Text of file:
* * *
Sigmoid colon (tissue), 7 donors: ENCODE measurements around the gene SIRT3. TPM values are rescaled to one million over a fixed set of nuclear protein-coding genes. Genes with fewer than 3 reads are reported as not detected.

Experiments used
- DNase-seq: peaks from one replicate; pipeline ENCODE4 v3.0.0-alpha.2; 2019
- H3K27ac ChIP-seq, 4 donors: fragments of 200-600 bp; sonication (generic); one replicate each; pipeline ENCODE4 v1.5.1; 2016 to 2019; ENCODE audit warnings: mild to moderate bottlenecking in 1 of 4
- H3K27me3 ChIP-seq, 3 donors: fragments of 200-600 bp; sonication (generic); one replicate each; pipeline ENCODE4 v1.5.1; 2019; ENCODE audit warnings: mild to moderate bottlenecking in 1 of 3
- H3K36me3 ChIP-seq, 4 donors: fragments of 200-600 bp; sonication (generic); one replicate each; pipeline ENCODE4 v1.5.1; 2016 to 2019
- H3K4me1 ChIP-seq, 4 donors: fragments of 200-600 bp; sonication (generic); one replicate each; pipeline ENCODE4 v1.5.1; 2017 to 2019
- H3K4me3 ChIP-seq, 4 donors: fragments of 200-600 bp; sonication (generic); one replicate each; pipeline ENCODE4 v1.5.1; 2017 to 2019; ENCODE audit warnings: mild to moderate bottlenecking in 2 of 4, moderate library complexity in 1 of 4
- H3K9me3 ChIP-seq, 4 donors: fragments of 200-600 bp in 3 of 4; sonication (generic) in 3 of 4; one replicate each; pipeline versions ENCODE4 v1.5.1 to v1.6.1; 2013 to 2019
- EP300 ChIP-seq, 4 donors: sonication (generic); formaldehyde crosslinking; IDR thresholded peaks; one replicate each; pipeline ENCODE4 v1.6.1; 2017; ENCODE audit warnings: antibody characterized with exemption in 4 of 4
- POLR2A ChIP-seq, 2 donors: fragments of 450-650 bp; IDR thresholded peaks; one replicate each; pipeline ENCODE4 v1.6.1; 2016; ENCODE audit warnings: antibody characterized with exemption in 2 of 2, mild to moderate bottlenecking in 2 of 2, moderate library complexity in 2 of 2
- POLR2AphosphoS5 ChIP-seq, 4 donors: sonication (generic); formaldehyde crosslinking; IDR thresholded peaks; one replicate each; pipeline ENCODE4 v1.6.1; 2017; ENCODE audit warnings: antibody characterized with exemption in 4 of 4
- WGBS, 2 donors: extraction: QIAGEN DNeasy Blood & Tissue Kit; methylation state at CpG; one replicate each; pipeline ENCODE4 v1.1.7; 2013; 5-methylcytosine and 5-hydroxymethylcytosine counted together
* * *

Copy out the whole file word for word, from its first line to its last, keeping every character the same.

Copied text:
Sigmoid colon (tissue), 7 donors: ENCODE measurements around the gene SIRT3. TPM values are rescaled to one million over a fixed set of nuclear protein-coding genes. Genes with fewer than 3 reads are reported as not detected.

Experiments used
- DNase-seq: peaks from one replicate; pipeline ENCODE4 v3.0.0-alpha.2; 2019
- H3K27ac ChIP-seq, 4 donors: fragments of 200-600 bp; sonication (generic); one replicate each; pipeline ENCODE4 v1.5.1; 2016 to 2019; ENCODE audit warnings: mild to moderate bottlenecking in 1 of 4
- H3K27me3 ChIP-seq, 3 donors: fragments of 200-600 bp; sonication (generic); one replicate each; pipeline ENCODE4 v1.5.1; 2019; ENCODE audit warnings: mild to moderate bottlenecking in 1 of 3
- H3K36me3 ChIP-seq, 4 donors: fragments of 200-600 bp; sonication (generic); one replicate each; pipeline ENCODE4 v1.5.1; 2016 to 2019
- H3K4me1 ChIP-seq, 4 donors: fragments of 200-600 bp; sonication (generic); one replicate each; pipeline ENCODE4 v1.5.1; 2017 to 2019
- H3K4me3 ChIP-seq, 4 donors: fragments of 200-600 bp; sonication (generic); one replicate each; pipeline ENCODE4 v1.5.1; 2017 to 2019; ENCODE audit warnings: mild to moderate bottlenecking in 2 of 4, moderate library complexity in 1 of 4
- H3K9me3 ChIP-seq, 4 donors: fragments of 200-600 bp in 3 of 4; sonication (generic) in 3 of 4; one replicate each; pipeline versions ENCODE4 v1.5.1 to v1.6.1; 2013 to 2019
- EP300 ChIP-seq, 4 donors: sonication (generic); formaldehyde crosslinking; IDR thresholded peaks; one replicate each; pipeline ENCODE4 v1.6.1; 2017; ENCODE audit warnings: antibody characterized with exemption in 4 of 4
- POLR2A ChIP-seq, 2 donors: fragments of 450-650 bp; IDR thresholded peaks; one replicate each; pipeline ENCODE4 v1.6.1; 2016; ENCODE audit warnings: antibody characterized with exemption in 2 of 2, mild to moderate bottlenecking in 2 of 2, moderate library complexity in 2 of 2
- POLR2AphosphoS5 ChIP-seq, 4 donors: sonication (generic); formaldehyde crosslinking; IDR thresholded peaks; one replicate each; pipeline ENCODE4 v1.6.1; 2017; ENCODE audit warnings: antibody characterized with exemption in 4 of 4
- WGBS, 2 donors: extraction: QIAGEN DNeasy Blood & Tissue Kit; methylation state at CpG; one replicate each; pipeline ENCODE4 v1.1.7; 2013; 5-methylcytosine and 5-hydroxymethylcytosine counted together